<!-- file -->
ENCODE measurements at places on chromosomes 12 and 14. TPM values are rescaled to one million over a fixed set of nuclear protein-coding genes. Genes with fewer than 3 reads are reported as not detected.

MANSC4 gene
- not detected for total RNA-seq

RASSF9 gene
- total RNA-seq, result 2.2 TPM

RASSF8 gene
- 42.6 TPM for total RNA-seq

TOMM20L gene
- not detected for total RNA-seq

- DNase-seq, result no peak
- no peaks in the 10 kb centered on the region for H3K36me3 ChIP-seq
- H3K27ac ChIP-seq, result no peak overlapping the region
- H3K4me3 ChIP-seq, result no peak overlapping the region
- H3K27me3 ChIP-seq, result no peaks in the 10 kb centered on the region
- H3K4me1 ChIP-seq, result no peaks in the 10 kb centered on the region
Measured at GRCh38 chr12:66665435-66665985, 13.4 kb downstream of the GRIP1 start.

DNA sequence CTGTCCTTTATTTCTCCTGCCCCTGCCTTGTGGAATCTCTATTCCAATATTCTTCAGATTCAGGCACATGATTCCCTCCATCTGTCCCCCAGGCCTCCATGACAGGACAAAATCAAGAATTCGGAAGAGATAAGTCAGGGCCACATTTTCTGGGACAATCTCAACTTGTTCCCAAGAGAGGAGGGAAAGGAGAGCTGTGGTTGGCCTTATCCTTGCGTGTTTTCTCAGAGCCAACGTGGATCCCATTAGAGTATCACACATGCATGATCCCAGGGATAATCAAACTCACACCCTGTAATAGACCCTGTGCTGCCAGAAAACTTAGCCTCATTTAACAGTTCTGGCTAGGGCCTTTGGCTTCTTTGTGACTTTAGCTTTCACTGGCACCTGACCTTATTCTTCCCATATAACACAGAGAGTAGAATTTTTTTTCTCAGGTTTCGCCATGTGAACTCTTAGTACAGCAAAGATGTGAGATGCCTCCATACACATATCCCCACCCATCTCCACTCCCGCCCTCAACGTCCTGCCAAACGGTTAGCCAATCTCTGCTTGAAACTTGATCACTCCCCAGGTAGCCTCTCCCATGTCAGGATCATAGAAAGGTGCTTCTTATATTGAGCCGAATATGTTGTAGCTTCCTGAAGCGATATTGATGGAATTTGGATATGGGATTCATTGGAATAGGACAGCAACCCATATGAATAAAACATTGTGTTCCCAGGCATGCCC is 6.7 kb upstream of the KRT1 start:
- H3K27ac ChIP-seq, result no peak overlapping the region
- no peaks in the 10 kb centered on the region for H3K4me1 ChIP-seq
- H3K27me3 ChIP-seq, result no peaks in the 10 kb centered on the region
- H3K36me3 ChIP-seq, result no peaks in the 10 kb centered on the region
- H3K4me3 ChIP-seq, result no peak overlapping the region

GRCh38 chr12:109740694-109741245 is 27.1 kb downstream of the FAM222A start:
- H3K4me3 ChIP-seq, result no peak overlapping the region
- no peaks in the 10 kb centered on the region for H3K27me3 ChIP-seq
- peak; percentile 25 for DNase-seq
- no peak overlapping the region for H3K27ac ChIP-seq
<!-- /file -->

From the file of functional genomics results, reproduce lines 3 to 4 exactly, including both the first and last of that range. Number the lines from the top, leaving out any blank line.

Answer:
- not detected for total RNA-seq

RASSF9 gene